Putin could make large numbers of people loathe him more than they already do by openly issuing a decree closing the European University and turning over its building and the neighboring building to his buddy Timchenko. Or he could play it smart and make clear through all the hundreds of channels he has at his disposal that he wants to shut down the university and hand over the building to Timchenko, all the while feigning to Kudrin and his liberal fans that he is worried enough about that fine little university to write the “back off” letters Kudrin asked him to write.

But the fix is already in, because Rosobrnadzor, the courts, Timchenko, and everyone else who needs to know, know that Putin’s letters of “support” for the university are meantto be roundly ignored. They know this because he has somehow indicated they should ignore them. How he did this exactly is immaterial and, ultimately, uninteresting.

So, in reality, this is yet another example of Putin’s exercising his rather considerable power, not evidence of his impotence. Of course, like any reasonably smart dictator or just plain leader, he wants to appear above the fray, but that does not mean he really is above the fray. He is right in the midst of it, whatever “it” is: making peace among the made men in his mafia empire, awarding them for their loyalty, slapping them on the wrists for their lapses, and adjudicating their conflicts between each other as they arise.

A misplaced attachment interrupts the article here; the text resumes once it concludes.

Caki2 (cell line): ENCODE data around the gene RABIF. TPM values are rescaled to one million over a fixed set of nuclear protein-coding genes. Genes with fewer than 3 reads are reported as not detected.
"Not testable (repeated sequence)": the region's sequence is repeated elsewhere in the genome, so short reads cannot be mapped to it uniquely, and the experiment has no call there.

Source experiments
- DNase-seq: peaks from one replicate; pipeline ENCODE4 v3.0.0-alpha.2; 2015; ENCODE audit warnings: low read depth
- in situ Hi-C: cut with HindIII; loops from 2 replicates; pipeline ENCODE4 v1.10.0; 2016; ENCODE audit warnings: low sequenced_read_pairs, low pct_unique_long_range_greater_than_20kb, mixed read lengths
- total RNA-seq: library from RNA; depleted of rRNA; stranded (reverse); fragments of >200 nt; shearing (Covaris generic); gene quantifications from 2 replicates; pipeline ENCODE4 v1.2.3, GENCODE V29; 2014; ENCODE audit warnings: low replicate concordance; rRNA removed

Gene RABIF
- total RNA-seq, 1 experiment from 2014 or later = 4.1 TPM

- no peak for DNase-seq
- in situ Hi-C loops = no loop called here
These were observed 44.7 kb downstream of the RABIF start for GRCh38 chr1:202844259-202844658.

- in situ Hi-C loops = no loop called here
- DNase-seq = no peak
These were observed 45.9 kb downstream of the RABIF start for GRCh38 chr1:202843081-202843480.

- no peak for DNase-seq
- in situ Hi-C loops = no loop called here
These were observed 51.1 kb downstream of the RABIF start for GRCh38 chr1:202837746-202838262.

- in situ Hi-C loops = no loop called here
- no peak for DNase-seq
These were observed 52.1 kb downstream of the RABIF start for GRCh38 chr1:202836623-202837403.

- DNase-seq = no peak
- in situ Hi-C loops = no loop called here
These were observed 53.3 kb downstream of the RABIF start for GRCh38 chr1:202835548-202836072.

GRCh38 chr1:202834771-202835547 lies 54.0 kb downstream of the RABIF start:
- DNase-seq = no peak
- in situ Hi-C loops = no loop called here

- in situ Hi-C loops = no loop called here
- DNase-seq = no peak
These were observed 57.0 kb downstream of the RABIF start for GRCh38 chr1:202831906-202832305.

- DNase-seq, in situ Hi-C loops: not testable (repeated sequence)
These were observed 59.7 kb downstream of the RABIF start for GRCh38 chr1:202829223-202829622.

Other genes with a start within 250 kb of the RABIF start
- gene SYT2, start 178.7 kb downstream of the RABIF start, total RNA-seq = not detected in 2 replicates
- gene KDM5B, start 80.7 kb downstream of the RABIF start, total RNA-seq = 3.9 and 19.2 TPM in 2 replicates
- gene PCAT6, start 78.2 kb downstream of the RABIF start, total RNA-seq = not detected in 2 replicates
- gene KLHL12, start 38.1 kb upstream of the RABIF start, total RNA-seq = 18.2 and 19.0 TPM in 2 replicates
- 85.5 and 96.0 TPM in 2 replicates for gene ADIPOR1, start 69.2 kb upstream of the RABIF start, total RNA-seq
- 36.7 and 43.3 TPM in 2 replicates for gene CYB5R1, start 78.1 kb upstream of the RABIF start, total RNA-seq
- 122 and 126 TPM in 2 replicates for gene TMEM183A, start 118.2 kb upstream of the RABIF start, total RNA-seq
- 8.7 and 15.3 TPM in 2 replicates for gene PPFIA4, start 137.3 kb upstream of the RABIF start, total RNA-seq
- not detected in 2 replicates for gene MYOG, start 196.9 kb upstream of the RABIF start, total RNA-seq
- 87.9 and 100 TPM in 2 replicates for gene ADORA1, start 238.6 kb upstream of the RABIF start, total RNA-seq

A real example of impotence are tenured and celebrated academics who persuade themselves, after being suckered by one of the oldest cons and mythologemes in Russian history (the powerless tsar surrounded by perfidious boyars), that since the allegedly powerful Putin is, in fact, impotent, they can be excused from empowering themselves and their students, and mobilizing them and the rather large community of people in Petersburg and around the world who are sympathetic to the European University to fight the power and get the university’s full rights as a research and teaching institution reinstated, while also forcing the powers that be to have the university’s grand old building restored to it and let it go ahead with renovating the building, as the university had carefully been preparing to do for several years.

That would be a real cause to rally round, but instead we have been treated, in turn, to long bouts of radio silence, various implausible conspiracy theories, and self-defeating disempowerment sessions, disguised as the worldly-wise acceptance of defeat and the lowly station of academics in Russian life.

But we have not seen the slightest hint of a coherent, militant public campaign to save the university, most of whose seemingly feeble supporters have the temerity to call it the “best in Russia.”

If it is really the best, it should be worth fighting tooth and nail for, no? Even and especially if you think the emperor has no clothes. TRR

Photo by the Russian Reader